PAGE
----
Old Spanish Trail the topic of Dayton Historical Society meeting

Charlotte Kahl (left) and Jeanette Frick were the guest speakers at the June 24 gathering of the Dayton Historical Society.

Dayton Historical Society met Monday evening, June 24, at Parker Hall with 39 people in attendance.  The program was two-fold:  the first presentation was made by Charlotte Kahl, Chairman of the OST100 Centennial celebration, and the second part of the program was given by Jeanette Frick.  

Kahl is passionate about the history of the Old Spanish Trail Highway Project that was first conceived in 1915 and completed in 1929. The project became the first paved highway system to run from the east to the west coast.  The highway was eventually renamed U.S. Highway 90 and is overlapped by Interstate 10 at various points along the old route. 

Kahl told of the hardships faced by the engineers making this project a reality and the difficulties they faced having to build bridges across all of the rivers and marshes. Funding the project was another feat in itself. 

In 2002, Kahl helped form the Old Spanish Trail Centennial organization to preserve the history of the highway and organize a series of historical reenactments that will culminate in a grand motorcade across the Old Spanish Trail in 2029. Kahl used a PowerPoint presentation, along with many photos and other items on display, to educate the audience as to the resurgence in interest for the highway. 

She invited everyone to a reenactment of the 1919 OST Convention that will take place in Houston on July 25–27 at the Sam Houston Hotel.  There will be a historic Main Street walk, a symposium, and exhibits, all of which are free to the public.  Registration should be made by June 30 on the website OTS100.com.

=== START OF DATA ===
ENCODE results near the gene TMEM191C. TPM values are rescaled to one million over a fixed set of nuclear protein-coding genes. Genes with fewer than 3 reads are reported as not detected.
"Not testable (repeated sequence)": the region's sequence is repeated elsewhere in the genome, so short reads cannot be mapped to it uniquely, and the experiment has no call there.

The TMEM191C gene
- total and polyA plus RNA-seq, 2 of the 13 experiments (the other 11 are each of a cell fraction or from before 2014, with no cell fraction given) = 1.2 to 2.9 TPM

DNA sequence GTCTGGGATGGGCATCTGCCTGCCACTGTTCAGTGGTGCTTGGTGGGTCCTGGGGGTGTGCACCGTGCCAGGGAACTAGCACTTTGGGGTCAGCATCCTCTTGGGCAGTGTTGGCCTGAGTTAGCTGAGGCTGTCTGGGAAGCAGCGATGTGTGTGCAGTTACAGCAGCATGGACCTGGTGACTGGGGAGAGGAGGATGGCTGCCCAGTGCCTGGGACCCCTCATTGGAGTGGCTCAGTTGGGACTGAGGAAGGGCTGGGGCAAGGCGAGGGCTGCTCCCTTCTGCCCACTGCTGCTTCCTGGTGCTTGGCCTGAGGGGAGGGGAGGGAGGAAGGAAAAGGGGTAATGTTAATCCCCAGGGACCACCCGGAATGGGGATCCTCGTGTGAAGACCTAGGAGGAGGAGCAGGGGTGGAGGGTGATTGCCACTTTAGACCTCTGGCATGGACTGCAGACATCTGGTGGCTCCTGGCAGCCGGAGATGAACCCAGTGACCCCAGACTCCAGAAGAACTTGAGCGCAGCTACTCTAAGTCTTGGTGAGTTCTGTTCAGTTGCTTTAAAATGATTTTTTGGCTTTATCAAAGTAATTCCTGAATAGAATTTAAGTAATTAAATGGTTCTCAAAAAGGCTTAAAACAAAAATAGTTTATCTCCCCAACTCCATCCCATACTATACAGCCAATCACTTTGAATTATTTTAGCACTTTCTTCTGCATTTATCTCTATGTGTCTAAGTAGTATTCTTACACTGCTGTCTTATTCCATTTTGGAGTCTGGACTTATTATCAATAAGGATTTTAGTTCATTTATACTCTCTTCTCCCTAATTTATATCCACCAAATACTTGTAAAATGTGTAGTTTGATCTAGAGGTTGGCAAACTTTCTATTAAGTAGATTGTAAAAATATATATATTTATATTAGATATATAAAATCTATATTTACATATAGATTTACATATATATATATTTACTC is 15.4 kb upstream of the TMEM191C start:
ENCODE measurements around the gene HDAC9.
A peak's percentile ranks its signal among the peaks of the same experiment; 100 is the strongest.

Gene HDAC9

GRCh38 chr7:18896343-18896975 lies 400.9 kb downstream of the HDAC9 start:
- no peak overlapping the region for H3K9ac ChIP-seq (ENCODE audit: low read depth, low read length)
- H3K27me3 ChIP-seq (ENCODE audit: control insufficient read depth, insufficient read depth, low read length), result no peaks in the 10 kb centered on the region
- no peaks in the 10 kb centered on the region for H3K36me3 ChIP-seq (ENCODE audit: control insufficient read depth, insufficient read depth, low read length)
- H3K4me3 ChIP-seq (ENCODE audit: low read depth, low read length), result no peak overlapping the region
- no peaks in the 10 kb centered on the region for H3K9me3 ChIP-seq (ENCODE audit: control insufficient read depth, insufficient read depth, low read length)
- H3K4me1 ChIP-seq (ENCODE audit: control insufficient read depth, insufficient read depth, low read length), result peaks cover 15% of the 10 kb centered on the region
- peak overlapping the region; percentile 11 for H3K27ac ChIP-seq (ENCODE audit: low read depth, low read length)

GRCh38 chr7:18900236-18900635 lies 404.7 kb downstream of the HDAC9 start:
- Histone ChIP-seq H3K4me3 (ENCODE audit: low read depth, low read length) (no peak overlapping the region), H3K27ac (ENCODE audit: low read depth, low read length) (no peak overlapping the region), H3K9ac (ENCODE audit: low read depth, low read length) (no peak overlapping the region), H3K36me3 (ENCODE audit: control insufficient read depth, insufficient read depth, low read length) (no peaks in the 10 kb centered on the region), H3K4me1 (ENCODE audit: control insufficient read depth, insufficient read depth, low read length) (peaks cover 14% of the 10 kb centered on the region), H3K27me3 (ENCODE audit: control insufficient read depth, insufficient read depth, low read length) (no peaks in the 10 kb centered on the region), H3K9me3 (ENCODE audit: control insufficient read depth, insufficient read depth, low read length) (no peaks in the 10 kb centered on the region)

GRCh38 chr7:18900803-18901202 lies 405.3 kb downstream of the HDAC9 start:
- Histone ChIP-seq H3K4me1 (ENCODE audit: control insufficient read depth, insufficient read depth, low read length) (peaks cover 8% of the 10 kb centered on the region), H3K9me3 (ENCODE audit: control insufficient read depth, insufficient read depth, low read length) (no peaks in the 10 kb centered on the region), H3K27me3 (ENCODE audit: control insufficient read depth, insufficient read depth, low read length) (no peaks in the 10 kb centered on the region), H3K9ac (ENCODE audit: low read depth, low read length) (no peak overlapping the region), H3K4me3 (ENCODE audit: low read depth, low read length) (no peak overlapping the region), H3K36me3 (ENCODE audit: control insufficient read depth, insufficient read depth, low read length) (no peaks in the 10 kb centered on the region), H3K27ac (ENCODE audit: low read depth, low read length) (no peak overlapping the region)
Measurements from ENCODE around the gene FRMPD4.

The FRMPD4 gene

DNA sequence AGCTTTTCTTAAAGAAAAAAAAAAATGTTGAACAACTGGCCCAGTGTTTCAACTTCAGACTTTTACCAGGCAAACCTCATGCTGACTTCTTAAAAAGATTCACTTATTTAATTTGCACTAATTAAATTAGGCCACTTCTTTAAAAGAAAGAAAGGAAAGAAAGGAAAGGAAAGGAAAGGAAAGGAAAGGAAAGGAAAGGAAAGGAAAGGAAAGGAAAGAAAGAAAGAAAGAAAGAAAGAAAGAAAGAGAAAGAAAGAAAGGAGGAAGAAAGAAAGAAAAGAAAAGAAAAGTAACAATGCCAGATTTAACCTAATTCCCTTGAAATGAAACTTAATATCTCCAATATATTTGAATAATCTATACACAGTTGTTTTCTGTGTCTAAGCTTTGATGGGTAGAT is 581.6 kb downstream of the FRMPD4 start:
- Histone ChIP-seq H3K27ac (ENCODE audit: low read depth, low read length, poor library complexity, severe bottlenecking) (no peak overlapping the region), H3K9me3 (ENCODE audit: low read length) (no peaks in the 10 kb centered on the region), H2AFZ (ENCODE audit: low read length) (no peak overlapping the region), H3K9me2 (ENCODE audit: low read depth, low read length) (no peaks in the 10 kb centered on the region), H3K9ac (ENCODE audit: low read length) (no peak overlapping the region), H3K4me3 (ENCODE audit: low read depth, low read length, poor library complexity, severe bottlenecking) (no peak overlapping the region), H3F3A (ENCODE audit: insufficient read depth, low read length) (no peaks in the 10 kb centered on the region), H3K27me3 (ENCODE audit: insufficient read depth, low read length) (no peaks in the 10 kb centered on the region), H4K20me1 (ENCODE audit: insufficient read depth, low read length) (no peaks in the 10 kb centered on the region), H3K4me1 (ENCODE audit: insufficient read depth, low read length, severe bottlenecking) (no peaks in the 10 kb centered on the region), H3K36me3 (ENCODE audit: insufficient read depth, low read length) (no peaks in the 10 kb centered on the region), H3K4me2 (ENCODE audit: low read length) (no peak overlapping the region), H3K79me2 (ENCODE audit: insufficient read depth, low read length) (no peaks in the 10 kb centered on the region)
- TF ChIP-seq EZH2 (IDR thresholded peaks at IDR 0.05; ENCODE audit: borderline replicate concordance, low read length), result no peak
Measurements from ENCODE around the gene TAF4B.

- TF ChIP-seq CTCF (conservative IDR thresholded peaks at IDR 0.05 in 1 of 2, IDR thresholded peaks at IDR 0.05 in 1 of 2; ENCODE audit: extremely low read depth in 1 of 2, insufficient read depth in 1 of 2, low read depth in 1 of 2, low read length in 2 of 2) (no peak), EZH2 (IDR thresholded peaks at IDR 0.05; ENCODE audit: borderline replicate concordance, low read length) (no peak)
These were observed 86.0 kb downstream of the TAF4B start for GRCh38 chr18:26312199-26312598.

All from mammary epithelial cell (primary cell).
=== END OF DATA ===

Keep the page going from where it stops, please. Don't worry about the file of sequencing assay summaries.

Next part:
Dayton Historical Society member Jeanette Frick followed with a very informative short program about the 1938 tenth anniversary celebration of the completion of the Old Spanish Trail for which the 48-member Dayton High School Band was named its “official” band.  The event took place at Pensacola, Florida on July 14–16. 

Frick traced the band’s route to the event, which was under the leadership of Dayton citizen W.T. Jamison, School Superintendent V.W. Miller, and band director Walter B. Stephenson.  As the band made its way (on two school buses and one automobile) across Louisiana, Mississippi and Florida, they were welcomed by the mayors of the cities and treated to special dinners in their honor. 

They also gave a concert to roughly 1,500 people at St. Martinsville, La.  Frick said, “How and why Dayton’s high school band was chosen for this opportunity is not clear, but by all appearances, W.T. Jamison had a hand in Dayton’s musicians receiving this honor.” 

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